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How old is your wife? In general it appears to me the yearly payout is far superior and better than you could get with any annuity assuming your wife is within the 55-65 age bracket. A relatively "safe" 4 percent withdrawl rate on the 500K would result in 20K per year meaning you could/should use that as your retirement income level and increase with inflation and bank the remainder 28K less any taxes in savings for future years.

I calculate on my excel sheet if you assume 4% inflation 40% marginal tax on the amount over the inflated 20K each year that would be available for savings and ability to earn 5.5% on the balance that it will be 23 years before the $48,000 per year will be insufficient to meet the inflated 20K per year demand. At that time the balance assuming 5.5% after tax earnings on the after tax money would be 501K while the balance on the original 500K would be 361K. At a 6.3% after tax return is required for the balances after 23 years are equal, yet you would still be receiving the $48,000 per year from the pension, so I think you can see the 48K is a far greater value.
She's 59 and will take the pension at 62. 2 years after we retire. So the only way we could go wrong with the monthly pension is if inflation is very high?
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Old 11-20-2007, 02:35 PM   #13
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$48K annual pension? Will she marry me?
hope not
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Old 11-20-2007, 02:36 PM   #14
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She's 59 and will take the pension at 62. 2 years after we retire. So the only way we could go wrong with the monthly pension is if inflation is very high?
kbst
Well, SS is COLA'd to "some extent", and I guess we are assuming your have funds in the market, like 401K's or non-qualified mutual funds as an inflation hedge??
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Old 11-20-2007, 02:37 PM   #15
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It isn't COLA'ed. She's 59 and will take the pension at 62.
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Another thought is what other assets do you and DW have? If you will already be getting sufficient income to live comfortably without a pension for her, that might point you toward lump.

But just from a pure finanacial standpoint of maximizing total dollars to be received, all other things being equal, the $40k with survivorship or the $48k single life monthly pension both look better to me than the $500k lump.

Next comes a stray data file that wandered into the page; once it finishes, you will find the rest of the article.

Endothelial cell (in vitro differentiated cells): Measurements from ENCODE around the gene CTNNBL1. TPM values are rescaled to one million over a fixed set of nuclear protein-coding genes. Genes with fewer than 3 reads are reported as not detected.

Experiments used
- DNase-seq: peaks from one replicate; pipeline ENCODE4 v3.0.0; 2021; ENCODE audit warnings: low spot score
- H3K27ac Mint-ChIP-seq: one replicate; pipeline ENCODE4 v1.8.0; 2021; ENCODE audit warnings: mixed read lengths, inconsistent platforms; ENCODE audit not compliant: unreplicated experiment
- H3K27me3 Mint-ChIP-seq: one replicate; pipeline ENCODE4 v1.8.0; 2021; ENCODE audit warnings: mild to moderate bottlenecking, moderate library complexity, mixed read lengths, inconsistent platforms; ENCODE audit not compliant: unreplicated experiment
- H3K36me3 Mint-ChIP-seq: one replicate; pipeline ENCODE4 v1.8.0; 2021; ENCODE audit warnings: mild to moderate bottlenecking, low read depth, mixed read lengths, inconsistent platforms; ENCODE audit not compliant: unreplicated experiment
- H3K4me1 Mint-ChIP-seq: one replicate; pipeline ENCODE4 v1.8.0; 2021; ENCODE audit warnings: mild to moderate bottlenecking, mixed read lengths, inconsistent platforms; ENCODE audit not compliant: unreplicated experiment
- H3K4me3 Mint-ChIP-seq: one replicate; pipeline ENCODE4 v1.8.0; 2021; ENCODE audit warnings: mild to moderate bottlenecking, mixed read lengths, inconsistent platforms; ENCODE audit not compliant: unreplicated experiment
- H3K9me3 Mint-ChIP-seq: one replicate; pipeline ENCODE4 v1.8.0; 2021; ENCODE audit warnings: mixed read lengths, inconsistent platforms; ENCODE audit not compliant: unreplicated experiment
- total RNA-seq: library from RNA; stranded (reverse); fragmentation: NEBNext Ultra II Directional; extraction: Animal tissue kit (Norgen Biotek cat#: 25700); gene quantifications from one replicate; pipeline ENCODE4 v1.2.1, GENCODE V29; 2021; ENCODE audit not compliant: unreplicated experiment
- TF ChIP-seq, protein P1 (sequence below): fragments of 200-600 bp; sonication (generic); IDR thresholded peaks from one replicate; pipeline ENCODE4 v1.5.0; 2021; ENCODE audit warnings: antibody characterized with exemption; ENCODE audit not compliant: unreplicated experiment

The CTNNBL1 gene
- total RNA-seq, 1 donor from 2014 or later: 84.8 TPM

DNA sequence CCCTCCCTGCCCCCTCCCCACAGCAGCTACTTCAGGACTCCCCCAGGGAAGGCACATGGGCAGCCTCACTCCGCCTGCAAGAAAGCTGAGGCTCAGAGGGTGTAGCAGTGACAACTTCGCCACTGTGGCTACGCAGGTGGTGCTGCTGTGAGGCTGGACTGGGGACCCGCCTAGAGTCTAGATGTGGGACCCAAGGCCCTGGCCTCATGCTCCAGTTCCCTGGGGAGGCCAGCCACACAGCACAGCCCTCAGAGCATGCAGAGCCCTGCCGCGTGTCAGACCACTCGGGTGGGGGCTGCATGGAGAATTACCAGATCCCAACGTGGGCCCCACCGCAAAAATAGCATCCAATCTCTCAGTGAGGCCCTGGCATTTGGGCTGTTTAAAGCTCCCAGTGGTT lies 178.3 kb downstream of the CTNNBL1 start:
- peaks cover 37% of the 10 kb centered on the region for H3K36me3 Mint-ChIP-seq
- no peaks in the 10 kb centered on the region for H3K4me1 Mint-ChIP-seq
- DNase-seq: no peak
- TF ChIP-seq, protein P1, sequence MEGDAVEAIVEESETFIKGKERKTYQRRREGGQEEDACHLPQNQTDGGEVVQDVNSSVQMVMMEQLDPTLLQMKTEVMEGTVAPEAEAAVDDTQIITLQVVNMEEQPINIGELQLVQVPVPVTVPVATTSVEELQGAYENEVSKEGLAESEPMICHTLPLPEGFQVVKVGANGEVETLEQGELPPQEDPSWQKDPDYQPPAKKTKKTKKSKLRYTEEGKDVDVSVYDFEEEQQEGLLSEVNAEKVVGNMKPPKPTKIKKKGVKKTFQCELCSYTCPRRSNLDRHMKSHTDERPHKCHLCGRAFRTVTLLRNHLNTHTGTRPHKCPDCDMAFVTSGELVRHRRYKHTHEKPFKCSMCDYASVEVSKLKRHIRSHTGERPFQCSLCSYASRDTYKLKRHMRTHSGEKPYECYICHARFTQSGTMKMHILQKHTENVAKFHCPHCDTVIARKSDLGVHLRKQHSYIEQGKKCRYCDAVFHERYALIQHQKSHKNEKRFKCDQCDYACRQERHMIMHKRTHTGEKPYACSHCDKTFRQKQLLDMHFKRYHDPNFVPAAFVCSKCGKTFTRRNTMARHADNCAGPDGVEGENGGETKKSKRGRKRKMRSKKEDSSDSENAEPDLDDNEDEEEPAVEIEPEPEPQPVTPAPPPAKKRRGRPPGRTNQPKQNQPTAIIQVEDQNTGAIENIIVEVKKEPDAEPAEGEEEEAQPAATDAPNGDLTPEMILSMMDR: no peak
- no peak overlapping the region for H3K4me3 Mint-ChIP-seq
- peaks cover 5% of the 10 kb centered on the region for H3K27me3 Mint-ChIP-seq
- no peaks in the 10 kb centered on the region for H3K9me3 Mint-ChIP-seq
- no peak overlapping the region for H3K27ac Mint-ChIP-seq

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Old 11-20-2007, 02:37 PM   #16
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Lots of good explanations already mentioned for $48K pension probably the good choice.

Another reason, if she takes the lump, then she and you have to worry about *managing* that lump or paying someone to manage it for you, and making it last the rest of her and maybe your lives.

Assuming the pension is from a large pension fund, it already has the professional management, which by the way is "free of charge", as her $48k pension is net of all fund management expenses.

Unless she is in ill health with very short life expectancy, or she is already 92 or something, the the lump amount promised does not live up to the $48k monthly pension.

One other thought---what is the funded ratio of the pension plan. That is, how fiscally sound is it? Assuming that checks out, go for the monthly. If there are serious questions on the financial well-being of the plan over the longhaul, then consider the lump.
How wouild you find out what the funded ratio is?
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Old 11-20-2007, 02:39 PM   #17
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How wouild you find out what the funded ratio is?
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It should be available from the folks who are running the pension plan, or maybe a quick call to HR.

Most banks are good at putting aside enough to meet their pensioner's ongoing payments.........
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Old 11-20-2007, 02:42 PM   #18
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I will have this option as well, and one issue I have considered is that if my wife and I are both killed in an auto accident (as an example) 6 months after I retire, my monthly pension is gone... If, however, I take it as a lump sum, it's mine and my estate's to do with or invest as I will. Another issue is that should you need a large influx of cash, (due to illness, as another example) you won't be able to get it from the monthly payment, but you could tap the lump sum. Mine is a non-cola pension...
Well, If you also have a $500K or 48K per year option that means with cash of 1 mil. for both of you your safe WR of 4% is 40K/yr. vs. 96K/yr. pension.

I would just save $56K/yr. to pay for unknown things or to build up an estate.
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Old 11-20-2007, 02:43 PM   #19
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I'd take that option, just in case. Do you NEED the entire $40K or $48K to meet expenses?

Lots of options.
We don't really need it all as we will have ~120k income with ~80k expenses after 2 years. We are thinking seriously about taking the 50% surviver option as I'm 12 years younger.
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Old 11-20-2007, 02:43 PM   #20
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There is that option with a lower annual payout ~ 40k
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The difference between the 2 options is $8k/year. Insurance policy to cover you for $500K may well be much less than that, I'd look into that before deciding. With 40k/year, and she dies you get $20k/year. If you get a $500K policy for $4k/year you still get equivalent of $20k/year but you have an extra $4k/year while she is still alive.